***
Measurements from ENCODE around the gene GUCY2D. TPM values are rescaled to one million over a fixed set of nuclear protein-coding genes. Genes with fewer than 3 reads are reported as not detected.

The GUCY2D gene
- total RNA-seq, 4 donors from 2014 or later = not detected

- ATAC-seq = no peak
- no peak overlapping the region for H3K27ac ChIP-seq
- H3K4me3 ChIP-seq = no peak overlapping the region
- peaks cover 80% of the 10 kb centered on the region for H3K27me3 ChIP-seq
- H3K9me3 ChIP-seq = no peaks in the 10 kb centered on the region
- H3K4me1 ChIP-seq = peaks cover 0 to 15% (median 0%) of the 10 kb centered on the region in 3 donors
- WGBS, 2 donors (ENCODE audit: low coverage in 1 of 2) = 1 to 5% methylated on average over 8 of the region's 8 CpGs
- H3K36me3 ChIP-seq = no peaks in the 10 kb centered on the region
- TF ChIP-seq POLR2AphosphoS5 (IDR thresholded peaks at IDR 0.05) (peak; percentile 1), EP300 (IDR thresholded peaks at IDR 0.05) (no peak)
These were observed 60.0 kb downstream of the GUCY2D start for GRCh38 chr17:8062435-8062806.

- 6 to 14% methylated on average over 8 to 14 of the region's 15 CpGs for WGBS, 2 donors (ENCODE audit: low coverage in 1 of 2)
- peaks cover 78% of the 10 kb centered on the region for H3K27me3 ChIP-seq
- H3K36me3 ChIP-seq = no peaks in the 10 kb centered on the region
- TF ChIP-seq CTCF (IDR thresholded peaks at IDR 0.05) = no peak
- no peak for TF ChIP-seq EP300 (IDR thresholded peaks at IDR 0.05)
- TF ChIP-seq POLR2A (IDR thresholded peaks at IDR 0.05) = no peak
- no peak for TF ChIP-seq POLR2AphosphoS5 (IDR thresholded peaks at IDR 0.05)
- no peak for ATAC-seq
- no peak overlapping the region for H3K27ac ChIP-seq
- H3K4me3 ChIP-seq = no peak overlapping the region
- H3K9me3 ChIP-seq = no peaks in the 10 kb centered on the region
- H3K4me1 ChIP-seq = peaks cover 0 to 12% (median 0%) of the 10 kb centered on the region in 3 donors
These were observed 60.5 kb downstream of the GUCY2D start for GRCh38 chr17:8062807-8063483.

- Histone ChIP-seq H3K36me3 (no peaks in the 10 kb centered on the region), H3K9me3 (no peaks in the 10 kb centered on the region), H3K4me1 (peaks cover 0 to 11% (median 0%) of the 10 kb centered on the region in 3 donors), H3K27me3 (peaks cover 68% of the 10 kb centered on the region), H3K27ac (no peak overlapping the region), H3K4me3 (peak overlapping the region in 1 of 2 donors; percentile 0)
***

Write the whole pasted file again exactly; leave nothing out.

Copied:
Measurements from ENCODE around the gene GUCY2D. TPM values are rescaled to one million over a fixed set of nuclear protein-coding genes. Genes with fewer than 3 reads are reported as not detected.

The GUCY2D gene
- total RNA-seq, 4 donors from 2014 or later = not detected

- ATAC-seq = no peak
- no peak overlapping the region for H3K27ac ChIP-seq
- H3K4me3 ChIP-seq = no peak overlapping the region
- peaks cover 80% of the 10 kb centered on the region for H3K27me3 ChIP-seq
- H3K9me3 ChIP-seq = no peaks in the 10 kb centered on the region
- H3K4me1 ChIP-seq = peaks cover 0 to 15% (median 0%) of the 10 kb centered on the region in 3 donors
- WGBS, 2 donors (ENCODE audit: low coverage in 1 of 2) = 1 to 5% methylated on average over 8 of the region's 8 CpGs
- H3K36me3 ChIP-seq = no peaks in the 10 kb centered on the region
- TF ChIP-seq POLR2AphosphoS5 (IDR thresholded peaks at IDR 0.05) (peak; percentile 1), EP300 (IDR thresholded peaks at IDR 0.05) (no peak)
These were observed 60.0 kb downstream of the GUCY2D start for GRCh38 chr17:8062435-8062806.

- 6 to 14% methylated on average over 8 to 14 of the region's 15 CpGs for WGBS, 2 donors (ENCODE audit: low coverage in 1 of 2)
- peaks cover 78% of the 10 kb centered on the region for H3K27me3 ChIP-seq
- H3K36me3 ChIP-seq = no peaks in the 10 kb centered on the region
- TF ChIP-seq CTCF (IDR thresholded peaks at IDR 0.05) = no peak
- no peak for TF ChIP-seq EP300 (IDR thresholded peaks at IDR 0.05)
- TF ChIP-seq POLR2A (IDR thresholded peaks at IDR 0.05) = no peak
- no peak for TF ChIP-seq POLR2AphosphoS5 (IDR thresholded peaks at IDR 0.05)
- no peak for ATAC-seq
- no peak overlapping the region for H3K27ac ChIP-seq
- H3K4me3 ChIP-seq = no peak overlapping the region
- H3K9me3 ChIP-seq = no peaks in the 10 kb centered on the region
- H3K4me1 ChIP-seq = peaks cover 0 to 12% (median 0%) of the 10 kb centered on the region in 3 donors
These were observed 60.5 kb downstream of the GUCY2D start for GRCh38 chr17:8062807-8063483.

- Histone ChIP-seq H3K36me3 (no peaks in the 10 kb centered on the region), H3K9me3 (no peaks in the 10 kb centered on the region), H3K4me1 (peaks cover 0 to 11% (median 0%) of the 10 kb centered on the region in 3 donors), H3K27me3 (peaks cover 68% of the 10 kb centered on the region), H3K27ac (no peak overlapping the region), H3K4me3 (peak overlapping the region in 1 of 2 donors; percentile 0)